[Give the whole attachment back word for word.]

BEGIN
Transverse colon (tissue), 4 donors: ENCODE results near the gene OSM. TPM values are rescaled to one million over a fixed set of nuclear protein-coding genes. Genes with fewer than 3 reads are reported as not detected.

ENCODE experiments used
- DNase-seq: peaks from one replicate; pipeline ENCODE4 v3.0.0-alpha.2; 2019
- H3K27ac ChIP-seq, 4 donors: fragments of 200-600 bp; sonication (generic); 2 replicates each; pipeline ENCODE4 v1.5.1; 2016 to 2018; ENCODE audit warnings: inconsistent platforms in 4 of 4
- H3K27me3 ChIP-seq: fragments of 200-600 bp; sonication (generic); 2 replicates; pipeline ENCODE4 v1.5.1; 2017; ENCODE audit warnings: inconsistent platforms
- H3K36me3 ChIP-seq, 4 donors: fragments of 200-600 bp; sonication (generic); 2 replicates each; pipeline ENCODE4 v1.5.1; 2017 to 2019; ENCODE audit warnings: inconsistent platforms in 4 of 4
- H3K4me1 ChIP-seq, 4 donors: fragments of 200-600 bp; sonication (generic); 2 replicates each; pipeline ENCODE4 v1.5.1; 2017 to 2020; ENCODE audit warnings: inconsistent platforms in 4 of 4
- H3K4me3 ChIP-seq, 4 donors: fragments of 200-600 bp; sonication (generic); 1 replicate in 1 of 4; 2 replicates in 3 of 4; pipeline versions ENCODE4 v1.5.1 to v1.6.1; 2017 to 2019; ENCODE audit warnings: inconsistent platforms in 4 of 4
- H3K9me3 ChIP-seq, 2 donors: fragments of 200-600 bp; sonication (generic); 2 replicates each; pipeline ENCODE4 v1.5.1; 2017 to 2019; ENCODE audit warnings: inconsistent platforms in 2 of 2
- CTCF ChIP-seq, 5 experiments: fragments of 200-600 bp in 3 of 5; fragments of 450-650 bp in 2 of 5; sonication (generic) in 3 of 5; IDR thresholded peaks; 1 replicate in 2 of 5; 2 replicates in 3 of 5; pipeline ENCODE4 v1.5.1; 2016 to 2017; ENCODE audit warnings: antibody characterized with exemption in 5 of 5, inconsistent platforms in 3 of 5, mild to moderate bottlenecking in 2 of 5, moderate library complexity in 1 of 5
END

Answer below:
Transverse colon (tissue), 4 donors: ENCODE results near the gene OSM. TPM values are rescaled to one million over a fixed set of nuclear protein-coding genes. Genes with fewer than 3 reads are reported as not detected.

ENCODE experiments used
- DNase-seq: peaks from one replicate; pipeline ENCODE4 v3.0.0-alpha.2; 2019
- H3K27ac ChIP-seq, 4 donors: fragments of 200-600 bp; sonication (generic); 2 replicates each; pipeline ENCODE4 v1.5.1; 2016 to 2018; ENCODE audit warnings: inconsistent platforms in 4 of 4
- H3K27me3 ChIP-seq: fragments of 200-600 bp; sonication (generic); 2 replicates; pipeline ENCODE4 v1.5.1; 2017; ENCODE audit warnings: inconsistent platforms
- H3K36me3 ChIP-seq, 4 donors: fragments of 200-600 bp; sonication (generic); 2 replicates each; pipeline ENCODE4 v1.5.1; 2017 to 2019; ENCODE audit warnings: inconsistent platforms in 4 of 4
- H3K4me1 ChIP-seq, 4 donors: fragments of 200-600 bp; sonication (generic); 2 replicates each; pipeline ENCODE4 v1.5.1; 2017 to 2020; ENCODE audit warnings: inconsistent platforms in 4 of 4
- H3K4me3 ChIP-seq, 4 donors: fragments of 200-600 bp; sonication (generic); 1 replicate in 1 of 4; 2 replicates in 3 of 4; pipeline versions ENCODE4 v1.5.1 to v1.6.1; 2017 to 2019; ENCODE audit warnings: inconsistent platforms in 4 of 4
- H3K9me3 ChIP-seq, 2 donors: fragments of 200-600 bp; sonication (generic); 2 replicates each; pipeline ENCODE4 v1.5.1; 2017 to 2019; ENCODE audit warnings: inconsistent platforms in 2 of 2
- CTCF ChIP-seq, 5 experiments: fragments of 200-600 bp in 3 of 5; fragments of 450-650 bp in 2 of 5; sonication (generic) in 3 of 5; IDR thresholded peaks; 1 replicate in 2 of 5; 2 replicates in 3 of 5; pipeline ENCODE4 v1.5.1; 2016 to 2017; ENCODE audit warnings: antibody characterized with exemption in 5 of 5, inconsistent platforms in 3 of 5, mild to moderate bottlenecking in 2 of 5, moderate library complexity in 1 of 5